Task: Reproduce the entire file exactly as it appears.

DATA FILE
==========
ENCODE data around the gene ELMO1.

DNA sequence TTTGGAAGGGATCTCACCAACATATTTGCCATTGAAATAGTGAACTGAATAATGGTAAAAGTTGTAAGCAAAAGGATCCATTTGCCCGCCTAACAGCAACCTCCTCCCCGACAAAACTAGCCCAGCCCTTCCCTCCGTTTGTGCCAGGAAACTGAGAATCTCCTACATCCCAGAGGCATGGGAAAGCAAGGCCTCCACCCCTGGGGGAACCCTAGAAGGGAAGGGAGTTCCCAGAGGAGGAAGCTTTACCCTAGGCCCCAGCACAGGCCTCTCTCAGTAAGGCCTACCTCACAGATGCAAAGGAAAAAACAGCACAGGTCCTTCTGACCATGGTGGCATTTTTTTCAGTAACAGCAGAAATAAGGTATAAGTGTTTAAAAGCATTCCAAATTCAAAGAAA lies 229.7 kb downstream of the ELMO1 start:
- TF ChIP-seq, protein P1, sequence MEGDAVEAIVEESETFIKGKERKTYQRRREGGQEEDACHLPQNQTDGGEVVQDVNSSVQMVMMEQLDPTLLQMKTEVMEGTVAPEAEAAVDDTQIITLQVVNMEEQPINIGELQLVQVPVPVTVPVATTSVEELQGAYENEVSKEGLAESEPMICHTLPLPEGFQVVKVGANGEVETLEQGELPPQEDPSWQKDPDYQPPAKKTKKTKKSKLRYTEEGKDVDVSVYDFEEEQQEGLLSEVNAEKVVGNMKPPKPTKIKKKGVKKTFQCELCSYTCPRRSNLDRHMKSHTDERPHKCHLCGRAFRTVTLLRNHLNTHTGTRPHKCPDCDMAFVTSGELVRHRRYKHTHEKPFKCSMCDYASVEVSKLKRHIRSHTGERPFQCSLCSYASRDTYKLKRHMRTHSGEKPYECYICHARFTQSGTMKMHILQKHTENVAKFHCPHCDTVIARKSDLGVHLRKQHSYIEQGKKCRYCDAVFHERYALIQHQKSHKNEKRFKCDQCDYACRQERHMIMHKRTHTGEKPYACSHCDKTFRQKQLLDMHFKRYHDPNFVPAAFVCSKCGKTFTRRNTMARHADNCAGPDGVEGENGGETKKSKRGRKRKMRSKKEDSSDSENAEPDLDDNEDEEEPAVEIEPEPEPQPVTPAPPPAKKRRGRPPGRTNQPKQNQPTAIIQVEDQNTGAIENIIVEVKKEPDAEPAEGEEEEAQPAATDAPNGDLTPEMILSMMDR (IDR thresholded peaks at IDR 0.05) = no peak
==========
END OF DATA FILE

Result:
ENCODE data around the gene ELMO1.

DNA sequence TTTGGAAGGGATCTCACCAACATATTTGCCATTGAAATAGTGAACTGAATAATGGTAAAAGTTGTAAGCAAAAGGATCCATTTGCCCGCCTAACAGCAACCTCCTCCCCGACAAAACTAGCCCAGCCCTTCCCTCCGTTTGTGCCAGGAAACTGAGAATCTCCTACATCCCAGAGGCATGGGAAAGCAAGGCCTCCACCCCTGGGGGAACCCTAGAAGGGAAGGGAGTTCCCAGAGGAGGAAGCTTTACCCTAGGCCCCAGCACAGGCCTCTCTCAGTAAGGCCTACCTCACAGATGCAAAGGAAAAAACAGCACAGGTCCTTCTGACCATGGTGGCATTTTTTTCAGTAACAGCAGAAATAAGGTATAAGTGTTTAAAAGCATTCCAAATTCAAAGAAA lies 229.7 kb downstream of the ELMO1 start:
- TF ChIP-seq, protein P1, sequence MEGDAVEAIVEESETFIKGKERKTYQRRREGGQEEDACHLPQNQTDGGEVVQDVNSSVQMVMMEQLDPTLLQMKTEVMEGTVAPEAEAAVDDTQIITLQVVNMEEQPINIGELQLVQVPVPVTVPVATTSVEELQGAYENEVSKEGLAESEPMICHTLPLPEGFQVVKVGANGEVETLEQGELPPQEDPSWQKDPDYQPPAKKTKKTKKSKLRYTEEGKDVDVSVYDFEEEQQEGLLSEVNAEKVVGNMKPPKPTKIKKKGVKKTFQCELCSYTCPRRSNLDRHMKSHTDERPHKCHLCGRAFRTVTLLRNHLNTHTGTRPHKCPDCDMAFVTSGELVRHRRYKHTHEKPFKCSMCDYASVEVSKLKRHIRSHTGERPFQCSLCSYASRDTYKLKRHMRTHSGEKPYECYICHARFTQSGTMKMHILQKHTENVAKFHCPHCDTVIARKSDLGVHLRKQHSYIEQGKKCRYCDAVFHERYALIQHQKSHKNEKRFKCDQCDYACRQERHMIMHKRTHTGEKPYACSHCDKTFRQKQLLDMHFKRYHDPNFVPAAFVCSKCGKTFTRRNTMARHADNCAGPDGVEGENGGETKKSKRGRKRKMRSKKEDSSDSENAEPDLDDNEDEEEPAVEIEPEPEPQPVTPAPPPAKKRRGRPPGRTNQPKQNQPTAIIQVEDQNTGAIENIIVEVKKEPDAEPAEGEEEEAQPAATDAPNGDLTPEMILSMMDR (IDR thresholded peaks at IDR 0.05) = no peak